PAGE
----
What is feminism these days? How has the gender debate informed the professional world? These are questions many people ask. From power suits to motherhood, men embracing paternity leave to hidden sexism; male feminists and the pay gap, it’s a minefield. Sweeney Yarraville director, Summer Salvato, speaks to Sam Freestone.

 

 

SUMMER’S STORY

Sweeney Real Estate franchisee and director Summer Salvato is passionate about empowering her Yarraville-based staff, men and women alike, and is changing the face of inner-west real estate in the process.

Summer and I met at a cafe in Newport to talk about women’s representation in the real estate industry.

An American who moved to Australia more than a decade ago, she still has her mid-western accent. She has glossy black hair, a warm smile and a steely gaze. She’s focused, strong-willed and carries with her a strong sense of social justice.

“It all started when I sold a house very dear to me – my grandfather’s house in the US – before I moved to Melbourne,” she says. “I was lied to about offers, the whole thing was a sham – and this was from a female agent.

“It was such a horrible experience, with such an emotive sell, I knew I could do better. That experience stayed with me and that’s when I decided to get into real estate and did so as soon as I moved.”

The emotional connections of properties need to be taken into consideration and that is something Summer schools her agents in – the emotional context of selling homes.

We discuss family, children and flexibility in workplaces for fathers and mothers.

We talk, about sales approaches to property and how they can differ in men and women.

But then the direction quickly turns to issues many women face in male-dominated industries.

Issues such as sexism.

“This isn’t just in my industry – it’s rife in the professional world,” she says. “I know I’m over it and the funny thing is, most men are too.”

“I can just do what I can do … and it starts with practising what you preach.”

With a focus on recruiting agents with the same approach to life and who share the same priorities – family, professional ethics and gender neutrality – Summer is creating a team that reflects how she likes to do business.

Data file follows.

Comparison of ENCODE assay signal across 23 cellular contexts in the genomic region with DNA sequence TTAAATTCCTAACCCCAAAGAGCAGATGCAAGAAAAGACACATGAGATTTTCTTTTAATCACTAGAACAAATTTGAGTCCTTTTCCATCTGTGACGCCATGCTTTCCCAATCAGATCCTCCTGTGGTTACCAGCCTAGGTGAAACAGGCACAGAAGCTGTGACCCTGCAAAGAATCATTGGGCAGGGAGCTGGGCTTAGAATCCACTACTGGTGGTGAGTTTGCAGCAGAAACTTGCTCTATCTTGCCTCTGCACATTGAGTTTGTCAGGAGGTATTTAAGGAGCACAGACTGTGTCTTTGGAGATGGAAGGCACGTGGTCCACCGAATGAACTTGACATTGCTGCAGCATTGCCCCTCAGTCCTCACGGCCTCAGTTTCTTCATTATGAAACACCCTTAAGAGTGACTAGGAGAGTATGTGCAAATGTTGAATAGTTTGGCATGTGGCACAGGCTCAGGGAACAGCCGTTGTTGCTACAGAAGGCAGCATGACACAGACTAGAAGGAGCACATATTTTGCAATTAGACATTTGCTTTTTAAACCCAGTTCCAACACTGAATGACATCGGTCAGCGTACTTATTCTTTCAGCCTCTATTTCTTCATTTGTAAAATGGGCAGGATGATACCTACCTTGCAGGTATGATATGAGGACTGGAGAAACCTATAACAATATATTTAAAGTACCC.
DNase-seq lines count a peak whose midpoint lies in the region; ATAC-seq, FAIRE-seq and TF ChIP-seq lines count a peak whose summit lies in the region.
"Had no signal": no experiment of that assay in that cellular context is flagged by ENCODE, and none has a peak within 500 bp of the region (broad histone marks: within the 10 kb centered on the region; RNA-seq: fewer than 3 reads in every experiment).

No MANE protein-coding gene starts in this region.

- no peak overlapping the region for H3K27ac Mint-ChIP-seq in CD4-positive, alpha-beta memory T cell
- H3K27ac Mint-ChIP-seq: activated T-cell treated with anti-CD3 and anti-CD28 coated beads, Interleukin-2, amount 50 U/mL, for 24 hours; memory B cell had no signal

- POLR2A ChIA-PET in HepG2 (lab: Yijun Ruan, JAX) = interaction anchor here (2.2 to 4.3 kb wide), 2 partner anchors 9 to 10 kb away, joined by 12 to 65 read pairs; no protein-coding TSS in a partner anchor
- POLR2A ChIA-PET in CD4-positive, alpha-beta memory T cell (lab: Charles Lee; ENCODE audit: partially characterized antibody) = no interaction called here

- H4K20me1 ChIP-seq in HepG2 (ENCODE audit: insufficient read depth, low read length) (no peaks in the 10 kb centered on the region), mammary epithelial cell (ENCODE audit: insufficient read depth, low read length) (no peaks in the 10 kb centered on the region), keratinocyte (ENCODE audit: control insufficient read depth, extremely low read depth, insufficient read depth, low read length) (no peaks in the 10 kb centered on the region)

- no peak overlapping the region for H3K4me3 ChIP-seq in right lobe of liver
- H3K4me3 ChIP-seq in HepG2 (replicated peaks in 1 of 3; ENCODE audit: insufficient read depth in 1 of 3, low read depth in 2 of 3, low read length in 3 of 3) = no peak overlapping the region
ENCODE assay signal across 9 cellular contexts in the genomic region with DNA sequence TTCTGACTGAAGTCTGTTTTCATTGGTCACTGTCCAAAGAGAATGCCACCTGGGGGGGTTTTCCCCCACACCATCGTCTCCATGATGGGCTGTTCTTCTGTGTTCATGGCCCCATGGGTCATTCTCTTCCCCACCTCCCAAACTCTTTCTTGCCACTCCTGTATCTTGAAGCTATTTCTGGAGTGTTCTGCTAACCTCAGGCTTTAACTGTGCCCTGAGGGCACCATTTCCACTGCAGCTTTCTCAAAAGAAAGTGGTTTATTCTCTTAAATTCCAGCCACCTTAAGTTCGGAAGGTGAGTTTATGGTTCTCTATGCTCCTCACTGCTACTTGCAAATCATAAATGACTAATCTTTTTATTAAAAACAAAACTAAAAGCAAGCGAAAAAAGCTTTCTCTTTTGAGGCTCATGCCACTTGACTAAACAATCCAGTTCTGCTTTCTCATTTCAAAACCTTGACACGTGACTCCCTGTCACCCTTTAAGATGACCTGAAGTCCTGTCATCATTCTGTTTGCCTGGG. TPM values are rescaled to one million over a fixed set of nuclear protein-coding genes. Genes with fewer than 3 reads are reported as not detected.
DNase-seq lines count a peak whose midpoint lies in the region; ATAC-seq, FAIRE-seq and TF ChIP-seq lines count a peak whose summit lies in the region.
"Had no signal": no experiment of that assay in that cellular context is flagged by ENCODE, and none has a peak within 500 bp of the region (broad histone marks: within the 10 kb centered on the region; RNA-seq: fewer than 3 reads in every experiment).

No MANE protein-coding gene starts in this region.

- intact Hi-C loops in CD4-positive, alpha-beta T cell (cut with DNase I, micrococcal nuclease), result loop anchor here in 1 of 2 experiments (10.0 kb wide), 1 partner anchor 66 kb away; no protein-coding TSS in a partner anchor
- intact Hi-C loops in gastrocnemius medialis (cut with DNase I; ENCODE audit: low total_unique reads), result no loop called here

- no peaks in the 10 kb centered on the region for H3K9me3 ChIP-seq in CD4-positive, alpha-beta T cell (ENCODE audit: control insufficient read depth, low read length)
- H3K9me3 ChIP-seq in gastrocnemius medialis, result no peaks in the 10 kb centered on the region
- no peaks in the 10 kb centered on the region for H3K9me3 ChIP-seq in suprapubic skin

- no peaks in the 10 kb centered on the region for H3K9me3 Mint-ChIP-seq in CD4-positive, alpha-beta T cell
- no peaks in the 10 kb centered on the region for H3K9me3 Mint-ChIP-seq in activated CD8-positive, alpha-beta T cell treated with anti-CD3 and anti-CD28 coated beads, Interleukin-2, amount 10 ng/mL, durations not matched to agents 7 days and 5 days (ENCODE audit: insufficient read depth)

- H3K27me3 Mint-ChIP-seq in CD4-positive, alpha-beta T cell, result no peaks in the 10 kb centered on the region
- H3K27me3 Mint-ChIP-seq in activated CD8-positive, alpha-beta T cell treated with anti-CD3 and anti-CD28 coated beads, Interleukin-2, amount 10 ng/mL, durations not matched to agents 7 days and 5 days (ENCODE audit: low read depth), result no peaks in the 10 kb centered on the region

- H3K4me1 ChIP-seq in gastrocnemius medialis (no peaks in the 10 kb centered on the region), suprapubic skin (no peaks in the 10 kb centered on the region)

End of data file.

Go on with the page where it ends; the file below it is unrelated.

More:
“I don’t think we are doing any one thing specifically,” she says.

“I have an idea about how I want our office run and how I want our women to achieve – and I want our male agents to feel the same way.

“The power I have to enact change is in the type of people I am recruiting and finding out what their priorities are.

“In the interview process, the answers I am seeking aren’t what some think and I can tell by their answers pretty quickly, the content of their character, and I go off that … as well as sales results of course.”

Summer says she actively seeks male agents who are contemporary men, who are feminists and have equal gender respect.

“We are not doing this because we are afraid of a sexual harassment lawsuit – we are doing it because these are the kind of attributes in people that I want to work with,” she says.

But Summer says that women can be sexist and can be their own worst enemies.

“I am employing people, not men and women,” she says. “I want professionalism. I want the language used to be respectful. I want to give my clients a contemporary service.

“Having been in this industry for more than 10 years and been involved with many offices over that time, I know this kind of work culture is not the norm.

“We also just renovated the office and this feeds into staff morale. I could have just done the facade, but I want my staff to be happy.”

She says renovating the office has helped lift the whole mood of the operation.

Out-dated professional practices are slowly fading away – so much so that coming generations wonder what all the fuss has been about.

Summer says she spoke to her 12-year-old just the other day, about women’s battles through the decades.

“I asked him if he knew what feminism was and he couldn’t answer,” she says.

“Then I said, with a previous job I had, I was paid less, did more and achieved better targets than a previous male counterpart. I asked him if he thought it was OK, just because I was a woman – and he said, ‘No way! That’s not OK.